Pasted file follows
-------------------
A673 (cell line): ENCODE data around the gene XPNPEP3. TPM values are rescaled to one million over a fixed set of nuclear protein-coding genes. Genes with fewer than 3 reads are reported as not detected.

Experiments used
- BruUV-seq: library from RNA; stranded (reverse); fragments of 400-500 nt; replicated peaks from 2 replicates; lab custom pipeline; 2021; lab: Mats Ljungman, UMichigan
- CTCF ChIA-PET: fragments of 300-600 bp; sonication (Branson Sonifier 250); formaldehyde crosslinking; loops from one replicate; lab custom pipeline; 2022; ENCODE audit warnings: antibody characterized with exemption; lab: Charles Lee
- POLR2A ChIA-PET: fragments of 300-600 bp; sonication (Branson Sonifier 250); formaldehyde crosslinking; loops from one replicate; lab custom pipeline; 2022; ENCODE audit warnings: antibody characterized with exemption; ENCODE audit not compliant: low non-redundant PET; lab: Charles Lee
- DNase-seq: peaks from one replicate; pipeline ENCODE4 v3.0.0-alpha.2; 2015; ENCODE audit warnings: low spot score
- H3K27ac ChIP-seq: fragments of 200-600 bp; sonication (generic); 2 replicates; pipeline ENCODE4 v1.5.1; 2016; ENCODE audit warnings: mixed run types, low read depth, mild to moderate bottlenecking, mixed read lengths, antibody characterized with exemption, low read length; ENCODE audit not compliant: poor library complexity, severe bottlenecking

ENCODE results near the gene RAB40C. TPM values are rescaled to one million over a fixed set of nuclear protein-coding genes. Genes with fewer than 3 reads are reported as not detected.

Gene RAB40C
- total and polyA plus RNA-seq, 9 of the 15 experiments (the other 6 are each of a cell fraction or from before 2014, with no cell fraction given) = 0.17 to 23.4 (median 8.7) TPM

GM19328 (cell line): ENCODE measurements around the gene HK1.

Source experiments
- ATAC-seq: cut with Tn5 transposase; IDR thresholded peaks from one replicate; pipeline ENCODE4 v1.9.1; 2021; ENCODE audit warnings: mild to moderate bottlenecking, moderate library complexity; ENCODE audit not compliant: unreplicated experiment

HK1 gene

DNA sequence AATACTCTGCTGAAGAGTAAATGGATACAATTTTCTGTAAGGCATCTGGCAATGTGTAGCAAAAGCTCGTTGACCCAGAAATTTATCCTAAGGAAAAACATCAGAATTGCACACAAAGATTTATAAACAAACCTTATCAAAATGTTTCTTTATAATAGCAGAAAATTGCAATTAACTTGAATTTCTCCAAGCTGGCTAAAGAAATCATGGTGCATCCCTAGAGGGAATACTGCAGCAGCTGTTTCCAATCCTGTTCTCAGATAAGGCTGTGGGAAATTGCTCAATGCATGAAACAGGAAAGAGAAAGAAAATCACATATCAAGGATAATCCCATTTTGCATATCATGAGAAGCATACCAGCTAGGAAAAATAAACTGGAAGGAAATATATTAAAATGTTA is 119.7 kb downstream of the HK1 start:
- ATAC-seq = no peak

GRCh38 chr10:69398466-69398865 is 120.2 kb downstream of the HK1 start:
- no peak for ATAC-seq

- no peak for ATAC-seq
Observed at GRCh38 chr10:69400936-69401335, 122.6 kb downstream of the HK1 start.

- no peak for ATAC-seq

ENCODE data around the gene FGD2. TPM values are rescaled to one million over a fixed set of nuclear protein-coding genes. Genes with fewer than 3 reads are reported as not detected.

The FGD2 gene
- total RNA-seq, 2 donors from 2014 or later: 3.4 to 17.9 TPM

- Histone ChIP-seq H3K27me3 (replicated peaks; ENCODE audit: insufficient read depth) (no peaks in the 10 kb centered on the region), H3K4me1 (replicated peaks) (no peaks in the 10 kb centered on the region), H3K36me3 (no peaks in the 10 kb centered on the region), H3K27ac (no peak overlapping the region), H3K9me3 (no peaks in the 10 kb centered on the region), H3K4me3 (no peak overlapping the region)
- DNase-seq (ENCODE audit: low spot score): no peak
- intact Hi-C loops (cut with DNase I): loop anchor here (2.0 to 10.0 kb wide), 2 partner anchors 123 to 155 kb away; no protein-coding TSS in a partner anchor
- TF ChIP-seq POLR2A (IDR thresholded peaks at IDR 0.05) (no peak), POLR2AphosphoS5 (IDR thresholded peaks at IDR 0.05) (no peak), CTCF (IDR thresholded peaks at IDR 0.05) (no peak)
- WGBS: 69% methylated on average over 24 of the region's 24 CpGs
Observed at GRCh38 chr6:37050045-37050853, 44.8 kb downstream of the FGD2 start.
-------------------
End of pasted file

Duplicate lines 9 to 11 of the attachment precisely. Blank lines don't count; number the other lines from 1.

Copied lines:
Gene RAB40C
- total and polyA plus RNA-seq, 9 of the 15 experiments (the other 6 are each of a cell fraction or from before 2014, with no cell fraction given) = 0.17 to 23.4 (median 8.7) TPM

GM19328 (cell line): ENCODE measurements around the gene HK1.